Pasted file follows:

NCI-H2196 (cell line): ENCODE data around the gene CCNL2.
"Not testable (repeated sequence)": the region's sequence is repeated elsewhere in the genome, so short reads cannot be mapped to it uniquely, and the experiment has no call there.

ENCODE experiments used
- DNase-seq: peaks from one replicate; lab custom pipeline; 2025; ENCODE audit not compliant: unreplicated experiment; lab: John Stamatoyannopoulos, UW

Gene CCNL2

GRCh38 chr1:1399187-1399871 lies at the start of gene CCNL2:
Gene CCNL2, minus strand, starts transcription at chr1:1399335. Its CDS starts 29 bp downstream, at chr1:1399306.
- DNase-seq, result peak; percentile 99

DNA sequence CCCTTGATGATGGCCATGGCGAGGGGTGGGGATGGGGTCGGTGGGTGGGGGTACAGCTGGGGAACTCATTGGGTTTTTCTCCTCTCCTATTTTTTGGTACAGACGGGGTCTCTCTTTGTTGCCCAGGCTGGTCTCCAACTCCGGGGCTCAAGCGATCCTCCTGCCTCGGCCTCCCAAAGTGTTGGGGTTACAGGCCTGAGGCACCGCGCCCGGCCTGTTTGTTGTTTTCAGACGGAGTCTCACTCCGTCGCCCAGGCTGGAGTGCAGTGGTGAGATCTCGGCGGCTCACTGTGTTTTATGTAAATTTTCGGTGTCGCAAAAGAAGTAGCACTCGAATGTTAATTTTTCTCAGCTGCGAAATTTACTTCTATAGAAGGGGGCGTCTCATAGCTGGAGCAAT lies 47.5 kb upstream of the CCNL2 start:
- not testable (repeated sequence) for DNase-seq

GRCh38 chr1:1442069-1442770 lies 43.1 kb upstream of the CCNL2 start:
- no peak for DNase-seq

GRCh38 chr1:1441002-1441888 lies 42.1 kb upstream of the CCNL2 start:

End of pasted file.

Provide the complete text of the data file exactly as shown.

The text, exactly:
NCI-H2196 (cell line): ENCODE data around the gene CCNL2.
"Not testable (repeated sequence)": the region's sequence is repeated elsewhere in the genome, so short reads cannot be mapped to it uniquely, and the experiment has no call there.

ENCODE experiments used
- DNase-seq: peaks from one replicate; lab custom pipeline; 2025; ENCODE audit not compliant: unreplicated experiment; lab: John Stamatoyannopoulos, UW

Gene CCNL2

GRCh38 chr1:1399187-1399871 lies at the start of gene CCNL2:
Gene CCNL2, minus strand, starts transcription at chr1:1399335. Its CDS starts 29 bp downstream, at chr1:1399306.
- DNase-seq, result peak; percentile 99

DNA sequence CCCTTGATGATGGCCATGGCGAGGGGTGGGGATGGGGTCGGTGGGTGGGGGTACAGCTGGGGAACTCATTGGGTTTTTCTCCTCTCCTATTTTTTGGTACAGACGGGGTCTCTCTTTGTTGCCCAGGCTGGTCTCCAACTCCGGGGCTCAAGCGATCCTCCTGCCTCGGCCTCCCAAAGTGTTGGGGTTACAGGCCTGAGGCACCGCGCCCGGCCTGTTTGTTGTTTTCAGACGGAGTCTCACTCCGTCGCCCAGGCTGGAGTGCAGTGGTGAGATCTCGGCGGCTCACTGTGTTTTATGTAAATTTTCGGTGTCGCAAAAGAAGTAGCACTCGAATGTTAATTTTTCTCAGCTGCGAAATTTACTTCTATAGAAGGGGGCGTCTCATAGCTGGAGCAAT lies 47.5 kb upstream of the CCNL2 start:
- not testable (repeated sequence) for DNase-seq

GRCh38 chr1:1442069-1442770 lies 43.1 kb upstream of the CCNL2 start:
- no peak for DNase-seq

GRCh38 chr1:1441002-1441888 lies 42.1 kb upstream of the CCNL2 start: